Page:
Friday Family Fun Night: Go Fish! is from 6:30 to 9:30 p.m. Admission is $15 for the public, $10 for members.

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Via Colori 2011

Then on Saturday, join HMNS downtown for Via Colori, a street painting festival that’ll make you question everything you thought you knew about sidewalk chalk. We’ll be set up at the Anadarko Family Zone at the Houston Public Library Plaza. Find us on the Family Stage from 12:30 to 1:30 p.m. for live chemistry demonstrations with liquid nitrogen and meet some of our creepiest, crawliest museum critters.

Send your girls careening toward a career in hard sciences with HMNS summer camps

Let your young lady soar with HMNS’ Careers in Science program, designed to encourage girls to explore, well, careers in science!

Girl Scouts - Careers In Science
The Careers in Science curriculum offers three classes: Paleontology, Biology and Chemistry.

Careers In Science: Paleontology

At the Paleontology class, participants meet off-site and dig into history to uncover 45 million-year-old fossils from locations on the banks of the Brazos River and at a park teeming with petrified wood. Each participant keeps the fossils she finds!

Girl Scouts - Careers In Science
In Biology class, participants go behind the scenes of the Cockrell Butterfly Center to learn where our butterflies are sourced, how the plants are grown and even how our waterfall works. They’ll also interact with live insects and learn just what makes our “containment room” so important.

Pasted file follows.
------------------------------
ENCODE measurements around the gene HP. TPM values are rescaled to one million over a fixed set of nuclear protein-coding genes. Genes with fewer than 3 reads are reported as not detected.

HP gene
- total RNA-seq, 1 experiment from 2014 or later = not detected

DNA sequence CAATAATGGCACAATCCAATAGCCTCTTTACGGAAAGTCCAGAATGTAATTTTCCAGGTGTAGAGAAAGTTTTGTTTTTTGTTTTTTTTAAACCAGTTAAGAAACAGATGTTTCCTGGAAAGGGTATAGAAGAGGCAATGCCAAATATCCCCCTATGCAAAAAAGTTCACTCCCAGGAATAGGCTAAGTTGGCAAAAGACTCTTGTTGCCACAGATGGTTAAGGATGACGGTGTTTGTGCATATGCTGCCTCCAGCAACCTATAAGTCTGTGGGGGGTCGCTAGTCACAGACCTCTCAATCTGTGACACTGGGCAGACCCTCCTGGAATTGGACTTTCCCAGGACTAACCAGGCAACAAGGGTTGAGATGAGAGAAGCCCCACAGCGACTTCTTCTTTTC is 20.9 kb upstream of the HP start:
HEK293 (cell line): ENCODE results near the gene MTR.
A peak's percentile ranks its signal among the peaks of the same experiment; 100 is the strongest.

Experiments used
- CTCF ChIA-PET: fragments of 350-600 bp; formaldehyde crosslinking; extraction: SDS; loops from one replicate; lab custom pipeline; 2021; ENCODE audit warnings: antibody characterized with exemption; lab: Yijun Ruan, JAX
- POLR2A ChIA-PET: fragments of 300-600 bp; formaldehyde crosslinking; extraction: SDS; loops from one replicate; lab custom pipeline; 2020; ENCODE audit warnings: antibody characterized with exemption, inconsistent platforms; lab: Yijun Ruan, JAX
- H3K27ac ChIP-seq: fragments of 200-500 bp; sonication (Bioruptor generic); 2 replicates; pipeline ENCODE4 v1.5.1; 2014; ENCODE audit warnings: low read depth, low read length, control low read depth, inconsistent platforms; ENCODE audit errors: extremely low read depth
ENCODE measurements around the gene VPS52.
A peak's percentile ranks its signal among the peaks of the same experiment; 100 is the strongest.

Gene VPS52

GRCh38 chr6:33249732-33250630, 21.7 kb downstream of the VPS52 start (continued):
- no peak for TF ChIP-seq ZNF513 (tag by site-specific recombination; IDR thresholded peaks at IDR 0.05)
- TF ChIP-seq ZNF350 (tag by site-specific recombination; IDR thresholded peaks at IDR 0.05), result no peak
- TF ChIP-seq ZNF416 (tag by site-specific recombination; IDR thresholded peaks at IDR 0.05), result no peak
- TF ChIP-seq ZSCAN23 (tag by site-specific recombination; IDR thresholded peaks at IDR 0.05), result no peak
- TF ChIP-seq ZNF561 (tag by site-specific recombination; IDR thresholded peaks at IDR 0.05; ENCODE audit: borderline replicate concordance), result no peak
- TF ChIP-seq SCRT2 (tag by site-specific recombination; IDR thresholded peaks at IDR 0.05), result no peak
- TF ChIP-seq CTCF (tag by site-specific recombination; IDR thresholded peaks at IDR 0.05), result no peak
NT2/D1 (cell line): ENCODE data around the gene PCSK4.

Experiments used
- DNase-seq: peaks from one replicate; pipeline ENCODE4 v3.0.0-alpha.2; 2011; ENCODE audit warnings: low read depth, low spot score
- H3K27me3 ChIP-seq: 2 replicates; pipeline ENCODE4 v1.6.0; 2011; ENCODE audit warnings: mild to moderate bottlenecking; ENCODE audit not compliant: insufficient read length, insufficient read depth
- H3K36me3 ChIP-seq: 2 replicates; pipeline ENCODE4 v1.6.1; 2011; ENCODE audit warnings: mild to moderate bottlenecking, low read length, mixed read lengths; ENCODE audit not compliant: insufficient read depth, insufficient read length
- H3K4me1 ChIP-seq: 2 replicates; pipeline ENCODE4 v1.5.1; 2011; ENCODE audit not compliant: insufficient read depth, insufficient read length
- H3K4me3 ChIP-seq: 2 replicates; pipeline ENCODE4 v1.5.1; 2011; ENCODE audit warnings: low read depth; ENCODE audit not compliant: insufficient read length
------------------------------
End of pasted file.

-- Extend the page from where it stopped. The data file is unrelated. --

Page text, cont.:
Girl Scouts - Careers In Science
Finally, Chemistry class teaches participants about everyday chemical reactions through hands-on experiments, including creating chemical temperature changes and understanding the role chemical reactions play in cooking.

Siblings at least 10 years of age can also participate in class with the purchase of a ticket, and each class ticket allows one adult to accompany each child.

Email scouts@hmns.org or check out the website for more information. You can also sign up for our monthly Scouts newsletter and be the first to learn about upcoming classes!

Get your hands on science!

Terrence McGovern, a volunteer here at HMNS, does several chemistry shows a week to help teach the basics to our visitors. His show, geared towards both kids and adults, is a great way to see science in action.

Terrence explains the principles of density, acids and bases, and polymers in a way that makes it easy to understand no matter what your age is or your background in chemistry. A simple experiment with an egg, saltwater and freshwater helps to show how density affects whether or not items will float.

 Terrence McGovern demonstrates how density works
with the help of a member of the audience.

Terrence also shows how acid and bases can react with one another. Filling a bottle with vinegar (an acid) and placing a little baking soda (a base) in a balloon, he shows how the two react to form a gas that inflates the balloon.

 
 Chemical Reaction!

So come on down to HMNS and see one of Terrence’s many shows and learn all about chemistry.

This show is free for patrons with a ticket for our exhibition halls. For more information and show times, call the box office at 713-639-4629.